There was a palpable change in the atmosphere at an abortion clinic in Little Rock, Arkansas the morning the Supreme Court overturned Roe v Wade.
That was the moment everything turned upside down.
The doors at the end of the hallway that leads to the patient area were instantly shut - behind them, you could hear the sound of sobs.
The BBC has spent the last three weeks at the clinic, Little Rock Family Planning Services, interviewing the staff and patients who come through its doors. Usually, we've been greeted with joyful hellos.
But when the decision came down, we were asked to leave immediately so they could have time alone to process.
The escorts at the clinic, who have stood in the Arkansas heat day in and day out to accompany patients through the throng of anti-abortion protesters who often gather outside, held a group hug.
"I thought that this country would still care about people. Would still care about women," said Miss Karen, the lead escort.
Outside, anti-abortion protesters celebrated, but said there was more that needed to change.
"It will be a day of celebration, but we will not fully celebrate until abortion is eradicated from our land," Hoyt Plunkett told the BBC.
"You are on notice!" shouted another protester, at people still parking their cars at the clinic. They hadn't heard about the decision yet.
"My suggestion is for you to turn around and leave this place of sin, this place of inequity, this evil place," the protester said.
Across America, clinics like the one in Little Rock are shutting their doors, presumably for the last time. Arkansas, along with 12 other states in the US, has a so-called "trigger" law banning abortion should Roe v Wade be overturned. When the Supreme Court issued their decision on Friday morning, giving states the authority to restrict abortion, these trigger laws began to come into force.
While some states, like Texas, had written waiting periods into the law, delaying the inevitable, Arkansas had written its trigger law to come into force as soon as the state's attorney general - its top lawyer - certified that the Supreme Court gave them the power to do so.
Leslie Rutledge, Arkansas' Republican attorney general, told the BBC she supported the trigger law and the Supreme Court's decision.
"I think many of us didn't think it would perhaps ever happen in our lifetimes," she said.
Abortion is only legal to save the life of the mother - there are no exceptions for rape or incest.
"This is an innocent life that we're talking about. And that innocent life that begins at conception," Ms Rutledge said.
"(Just) because it was formed under evil circumstances doesn't make that innocent child evil."
Now, people in Arkansas who are facing an unwanted pregnancy have fewer options. They can go out of state to have an abortion—the closest clinic in a state that allows abortion is 5 hours away—or they can decide to keep their child.
The state has no paid family leave, and Medicaid - publicly funded health insurance - only covers low-income mothers for 60 days after they give birth.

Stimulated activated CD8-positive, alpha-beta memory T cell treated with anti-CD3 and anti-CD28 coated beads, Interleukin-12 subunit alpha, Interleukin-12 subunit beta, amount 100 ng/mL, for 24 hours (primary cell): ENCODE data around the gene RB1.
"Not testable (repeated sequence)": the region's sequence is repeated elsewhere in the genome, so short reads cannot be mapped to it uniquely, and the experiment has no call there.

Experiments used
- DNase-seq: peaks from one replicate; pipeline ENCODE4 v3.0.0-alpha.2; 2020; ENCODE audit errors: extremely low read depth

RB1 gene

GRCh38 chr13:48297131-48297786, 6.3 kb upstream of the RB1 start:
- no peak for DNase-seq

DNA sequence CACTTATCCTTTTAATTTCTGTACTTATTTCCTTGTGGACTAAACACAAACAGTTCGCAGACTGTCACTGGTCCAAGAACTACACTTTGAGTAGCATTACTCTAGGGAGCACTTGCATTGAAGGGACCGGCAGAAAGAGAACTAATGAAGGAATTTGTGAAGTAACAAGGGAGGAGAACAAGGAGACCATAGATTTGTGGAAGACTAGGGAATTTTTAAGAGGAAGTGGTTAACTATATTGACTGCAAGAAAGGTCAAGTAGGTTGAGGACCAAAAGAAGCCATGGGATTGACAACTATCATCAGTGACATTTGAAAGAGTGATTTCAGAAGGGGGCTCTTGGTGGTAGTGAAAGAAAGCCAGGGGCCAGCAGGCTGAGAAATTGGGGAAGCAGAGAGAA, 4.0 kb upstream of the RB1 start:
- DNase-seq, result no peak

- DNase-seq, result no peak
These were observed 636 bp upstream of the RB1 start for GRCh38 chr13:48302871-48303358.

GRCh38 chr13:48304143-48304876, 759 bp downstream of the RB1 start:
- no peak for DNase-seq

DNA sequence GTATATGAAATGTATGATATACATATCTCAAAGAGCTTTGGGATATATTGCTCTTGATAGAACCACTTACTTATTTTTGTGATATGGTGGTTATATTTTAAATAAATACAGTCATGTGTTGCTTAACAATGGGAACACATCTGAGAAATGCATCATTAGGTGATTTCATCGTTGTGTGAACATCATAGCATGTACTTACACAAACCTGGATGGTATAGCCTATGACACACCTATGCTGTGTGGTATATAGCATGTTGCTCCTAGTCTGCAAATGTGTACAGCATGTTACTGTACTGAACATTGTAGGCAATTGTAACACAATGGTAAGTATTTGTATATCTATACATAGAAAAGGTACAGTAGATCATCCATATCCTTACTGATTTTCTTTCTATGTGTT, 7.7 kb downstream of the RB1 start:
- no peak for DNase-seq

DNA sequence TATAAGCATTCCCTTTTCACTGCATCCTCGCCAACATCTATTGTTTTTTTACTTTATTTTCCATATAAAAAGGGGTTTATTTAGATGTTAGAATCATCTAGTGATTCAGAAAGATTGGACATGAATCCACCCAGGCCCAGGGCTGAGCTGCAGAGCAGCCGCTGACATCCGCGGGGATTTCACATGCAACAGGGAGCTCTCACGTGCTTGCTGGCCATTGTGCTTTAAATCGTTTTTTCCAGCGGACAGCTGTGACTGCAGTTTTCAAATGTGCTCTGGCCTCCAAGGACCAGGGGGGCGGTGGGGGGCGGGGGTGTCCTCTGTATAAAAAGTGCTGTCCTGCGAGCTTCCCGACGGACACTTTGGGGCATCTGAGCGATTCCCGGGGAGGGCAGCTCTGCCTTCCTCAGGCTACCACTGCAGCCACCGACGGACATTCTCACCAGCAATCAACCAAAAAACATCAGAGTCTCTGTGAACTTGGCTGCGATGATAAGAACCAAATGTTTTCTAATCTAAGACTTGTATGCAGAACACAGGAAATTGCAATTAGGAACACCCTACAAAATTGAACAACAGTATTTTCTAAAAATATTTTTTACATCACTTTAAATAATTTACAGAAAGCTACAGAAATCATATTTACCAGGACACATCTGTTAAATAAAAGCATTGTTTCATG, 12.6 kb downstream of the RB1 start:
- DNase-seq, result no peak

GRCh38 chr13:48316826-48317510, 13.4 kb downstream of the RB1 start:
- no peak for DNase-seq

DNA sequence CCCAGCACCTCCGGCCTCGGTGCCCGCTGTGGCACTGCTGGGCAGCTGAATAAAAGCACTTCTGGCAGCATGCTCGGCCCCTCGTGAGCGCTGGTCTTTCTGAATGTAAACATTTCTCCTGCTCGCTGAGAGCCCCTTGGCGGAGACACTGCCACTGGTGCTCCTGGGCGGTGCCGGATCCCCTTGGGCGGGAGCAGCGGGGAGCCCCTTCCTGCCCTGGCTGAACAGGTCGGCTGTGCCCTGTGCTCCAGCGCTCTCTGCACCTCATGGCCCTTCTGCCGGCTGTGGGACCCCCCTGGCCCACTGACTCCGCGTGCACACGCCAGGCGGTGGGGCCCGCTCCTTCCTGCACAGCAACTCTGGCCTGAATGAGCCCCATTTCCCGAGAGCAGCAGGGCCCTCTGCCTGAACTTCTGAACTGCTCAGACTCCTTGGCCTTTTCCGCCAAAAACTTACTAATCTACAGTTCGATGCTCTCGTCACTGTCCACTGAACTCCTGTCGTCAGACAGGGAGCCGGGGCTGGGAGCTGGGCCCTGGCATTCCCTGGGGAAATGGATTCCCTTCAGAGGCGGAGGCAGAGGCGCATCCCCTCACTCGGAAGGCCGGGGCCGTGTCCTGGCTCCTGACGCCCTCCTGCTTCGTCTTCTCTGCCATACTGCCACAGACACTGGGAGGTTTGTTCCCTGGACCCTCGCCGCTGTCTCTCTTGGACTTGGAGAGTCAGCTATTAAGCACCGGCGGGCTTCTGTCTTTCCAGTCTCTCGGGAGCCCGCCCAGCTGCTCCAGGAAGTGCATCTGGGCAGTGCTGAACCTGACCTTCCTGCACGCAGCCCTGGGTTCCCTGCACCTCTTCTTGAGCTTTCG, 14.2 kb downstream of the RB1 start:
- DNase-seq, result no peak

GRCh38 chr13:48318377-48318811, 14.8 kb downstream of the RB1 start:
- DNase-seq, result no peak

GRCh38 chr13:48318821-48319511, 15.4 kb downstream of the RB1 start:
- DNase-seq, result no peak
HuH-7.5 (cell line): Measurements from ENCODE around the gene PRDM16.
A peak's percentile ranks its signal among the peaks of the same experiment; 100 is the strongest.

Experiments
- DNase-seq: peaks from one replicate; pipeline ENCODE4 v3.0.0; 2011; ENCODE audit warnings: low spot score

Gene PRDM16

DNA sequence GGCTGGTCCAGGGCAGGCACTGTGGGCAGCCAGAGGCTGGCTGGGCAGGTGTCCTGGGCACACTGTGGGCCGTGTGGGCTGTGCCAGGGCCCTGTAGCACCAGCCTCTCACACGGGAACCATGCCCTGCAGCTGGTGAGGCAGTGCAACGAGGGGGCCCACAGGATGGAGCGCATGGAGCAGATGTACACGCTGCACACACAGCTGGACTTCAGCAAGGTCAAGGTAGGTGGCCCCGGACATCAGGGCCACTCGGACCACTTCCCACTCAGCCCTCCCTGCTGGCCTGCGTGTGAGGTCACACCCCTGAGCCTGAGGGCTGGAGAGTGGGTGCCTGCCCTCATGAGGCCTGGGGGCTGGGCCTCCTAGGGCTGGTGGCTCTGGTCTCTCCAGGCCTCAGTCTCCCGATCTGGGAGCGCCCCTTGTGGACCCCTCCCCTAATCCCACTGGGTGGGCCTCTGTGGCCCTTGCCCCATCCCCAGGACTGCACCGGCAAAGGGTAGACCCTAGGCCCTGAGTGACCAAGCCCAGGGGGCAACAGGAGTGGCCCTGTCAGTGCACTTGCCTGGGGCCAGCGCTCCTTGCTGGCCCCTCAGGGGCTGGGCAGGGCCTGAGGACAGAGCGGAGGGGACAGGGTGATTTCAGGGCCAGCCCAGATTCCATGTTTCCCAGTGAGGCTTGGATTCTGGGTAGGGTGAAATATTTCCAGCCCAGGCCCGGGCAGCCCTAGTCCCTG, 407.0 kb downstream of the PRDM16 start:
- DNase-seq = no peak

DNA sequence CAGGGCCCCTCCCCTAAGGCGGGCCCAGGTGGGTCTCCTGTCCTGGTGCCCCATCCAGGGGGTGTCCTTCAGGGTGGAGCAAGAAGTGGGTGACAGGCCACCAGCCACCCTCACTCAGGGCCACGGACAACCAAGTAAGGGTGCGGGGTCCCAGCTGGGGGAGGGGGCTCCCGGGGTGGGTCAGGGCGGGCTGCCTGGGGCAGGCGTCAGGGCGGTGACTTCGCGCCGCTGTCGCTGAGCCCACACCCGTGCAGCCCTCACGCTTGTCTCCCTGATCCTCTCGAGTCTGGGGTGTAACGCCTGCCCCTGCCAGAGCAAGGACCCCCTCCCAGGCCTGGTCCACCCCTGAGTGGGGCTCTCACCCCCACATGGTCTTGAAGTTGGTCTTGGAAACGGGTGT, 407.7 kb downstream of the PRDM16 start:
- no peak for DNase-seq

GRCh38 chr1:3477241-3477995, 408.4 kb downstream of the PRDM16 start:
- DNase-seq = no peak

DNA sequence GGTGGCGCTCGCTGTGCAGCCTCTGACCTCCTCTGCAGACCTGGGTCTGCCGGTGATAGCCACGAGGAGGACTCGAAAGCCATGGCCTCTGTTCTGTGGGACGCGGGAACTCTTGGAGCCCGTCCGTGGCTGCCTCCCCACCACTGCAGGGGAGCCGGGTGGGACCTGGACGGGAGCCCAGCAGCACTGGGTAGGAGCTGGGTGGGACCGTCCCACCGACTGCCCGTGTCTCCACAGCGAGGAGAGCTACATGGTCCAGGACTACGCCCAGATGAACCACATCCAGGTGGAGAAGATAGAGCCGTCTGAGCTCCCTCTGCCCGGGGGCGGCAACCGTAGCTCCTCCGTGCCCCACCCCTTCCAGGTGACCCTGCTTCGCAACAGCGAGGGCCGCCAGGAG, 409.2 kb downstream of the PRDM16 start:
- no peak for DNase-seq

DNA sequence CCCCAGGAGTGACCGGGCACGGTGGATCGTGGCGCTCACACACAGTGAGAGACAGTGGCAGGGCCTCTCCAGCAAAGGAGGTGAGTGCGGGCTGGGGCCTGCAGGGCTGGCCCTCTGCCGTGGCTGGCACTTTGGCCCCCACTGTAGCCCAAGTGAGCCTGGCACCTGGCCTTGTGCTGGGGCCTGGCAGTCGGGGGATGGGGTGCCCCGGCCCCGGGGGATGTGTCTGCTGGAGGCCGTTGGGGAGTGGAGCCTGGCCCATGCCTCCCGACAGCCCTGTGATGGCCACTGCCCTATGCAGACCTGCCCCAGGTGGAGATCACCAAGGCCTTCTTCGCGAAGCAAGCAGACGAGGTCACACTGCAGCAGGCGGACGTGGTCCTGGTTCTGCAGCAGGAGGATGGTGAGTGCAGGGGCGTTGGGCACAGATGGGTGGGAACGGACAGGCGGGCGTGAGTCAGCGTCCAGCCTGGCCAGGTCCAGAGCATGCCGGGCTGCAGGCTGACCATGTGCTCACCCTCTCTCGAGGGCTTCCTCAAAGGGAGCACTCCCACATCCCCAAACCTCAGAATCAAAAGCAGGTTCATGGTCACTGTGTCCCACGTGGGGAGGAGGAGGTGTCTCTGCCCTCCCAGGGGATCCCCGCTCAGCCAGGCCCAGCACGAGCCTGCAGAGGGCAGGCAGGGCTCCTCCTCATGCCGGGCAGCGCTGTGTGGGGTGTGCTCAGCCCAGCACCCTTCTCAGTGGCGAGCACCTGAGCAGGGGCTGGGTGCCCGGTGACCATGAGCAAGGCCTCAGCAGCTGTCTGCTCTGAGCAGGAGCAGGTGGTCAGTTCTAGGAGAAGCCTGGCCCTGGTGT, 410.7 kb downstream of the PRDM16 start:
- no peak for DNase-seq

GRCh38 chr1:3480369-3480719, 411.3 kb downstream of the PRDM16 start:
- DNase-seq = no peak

Ms Rutledge said the government of Arkansas has "always been there to support those mothers", but that they "always need to look for more ways to provide for parents who want to be loving parents, and to make sure that we take care of those children".
The staff at Little Rock Family Planning spent the morning calling patients to cancel appointments and help them rebook in different states..
Ashli Hunt, a registered nurse, broke down in tears this morning and immediately had to run outside to catch her breath.
"No matter how hard we prepare for bad news, when it finally hits, it hits HARD. Having to call these patients and tell them Roe V Wade was overturned is heart-breaking," she said a few hours later, after she had time to process the news.
She's worked at the clinic for 14 years. Ashli said she's heartbroken for the patients who are losing their choice, but also that for herself.
"Not only are they taking the choice, away from women, but they're taking what I feel like I should be doing away from me," she said. "You know what my choice is included in that."
Jenifer Thompson, who first came here as a patient over a decade ago before becoming a member of staff, said the clinic helped save her life.
She said that after getting an abortion here, and help getting contraception, she was so impressed by the care they offered that she began to volunteer. She eventually became a paid staff member, and got her nursing degree. Struggles with alcohol led to her getting fired, but she said "the best boss in the world" gave her a second chance by re-hiring her after she began recovery.
Now, she says she is devastated she will no longer be able to help women as she was once helped.
I have to tell them, I'm sorry, but there's nothing I can do for you. I'm sorry that your boyfriend beats you every day, and that he rapes you all the time, you're gonna have to find somewhere else to go," she said.
"I mean, I can give them information to help try, but it's heart-breaking man, like, you know, this place saved my life literally, multiple times."
Later Friday evening, about 1,000 protesters gathered outside the state house, mostly to condemn the Supreme Court's decision.
One of the clinic's escorts was there.
"Today we mourn. Tomorrow we fight," she said.